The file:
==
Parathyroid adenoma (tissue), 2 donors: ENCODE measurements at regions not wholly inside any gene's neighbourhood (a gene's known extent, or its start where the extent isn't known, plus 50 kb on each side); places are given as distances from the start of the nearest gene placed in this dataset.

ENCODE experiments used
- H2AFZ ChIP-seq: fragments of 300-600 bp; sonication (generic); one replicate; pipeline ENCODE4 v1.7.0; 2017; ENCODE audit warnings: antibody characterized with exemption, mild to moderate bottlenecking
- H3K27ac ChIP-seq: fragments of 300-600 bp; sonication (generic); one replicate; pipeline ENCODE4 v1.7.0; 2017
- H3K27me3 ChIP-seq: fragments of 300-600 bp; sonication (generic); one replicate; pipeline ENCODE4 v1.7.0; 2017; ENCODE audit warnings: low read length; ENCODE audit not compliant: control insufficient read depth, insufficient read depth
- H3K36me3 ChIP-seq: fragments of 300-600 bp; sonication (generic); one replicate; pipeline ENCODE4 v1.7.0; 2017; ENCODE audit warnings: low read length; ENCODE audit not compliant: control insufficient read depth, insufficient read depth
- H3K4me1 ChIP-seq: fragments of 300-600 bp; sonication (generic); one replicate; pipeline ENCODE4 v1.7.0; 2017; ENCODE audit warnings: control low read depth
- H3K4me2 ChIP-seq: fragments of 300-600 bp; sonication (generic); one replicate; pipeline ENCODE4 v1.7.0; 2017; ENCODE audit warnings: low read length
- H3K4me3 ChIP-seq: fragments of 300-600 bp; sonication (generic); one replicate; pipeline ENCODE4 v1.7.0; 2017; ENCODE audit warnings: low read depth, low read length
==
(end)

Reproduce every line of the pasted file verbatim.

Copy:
Parathyroid adenoma (tissue), 2 donors: ENCODE measurements at regions not wholly inside any gene's neighbourhood (a gene's known extent, or its start where the extent isn't known, plus 50 kb on each side); places are given as distances from the start of the nearest gene placed in this dataset.

ENCODE experiments used
- H2AFZ ChIP-seq: fragments of 300-600 bp; sonication (generic); one replicate; pipeline ENCODE4 v1.7.0; 2017; ENCODE audit warnings: antibody characterized with exemption, mild to moderate bottlenecking
- H3K27ac ChIP-seq: fragments of 300-600 bp; sonication (generic); one replicate; pipeline ENCODE4 v1.7.0; 2017
- H3K27me3 ChIP-seq: fragments of 300-600 bp; sonication (generic); one replicate; pipeline ENCODE4 v1.7.0; 2017; ENCODE audit warnings: low read length; ENCODE audit not compliant: control insufficient read depth, insufficient read depth
- H3K36me3 ChIP-seq: fragments of 300-600 bp; sonication (generic); one replicate; pipeline ENCODE4 v1.7.0; 2017; ENCODE audit warnings: low read length; ENCODE audit not compliant: control insufficient read depth, insufficient read depth
- H3K4me1 ChIP-seq: fragments of 300-600 bp; sonication (generic); one replicate; pipeline ENCODE4 v1.7.0; 2017; ENCODE audit warnings: control low read depth
- H3K4me2 ChIP-seq: fragments of 300-600 bp; sonication (generic); one replicate; pipeline ENCODE4 v1.7.0; 2017; ENCODE audit warnings: low read length
- H3K4me3 ChIP-seq: fragments of 300-600 bp; sonication (generic); one replicate; pipeline ENCODE4 v1.7.0; 2017; ENCODE audit warnings: low read depth, low read length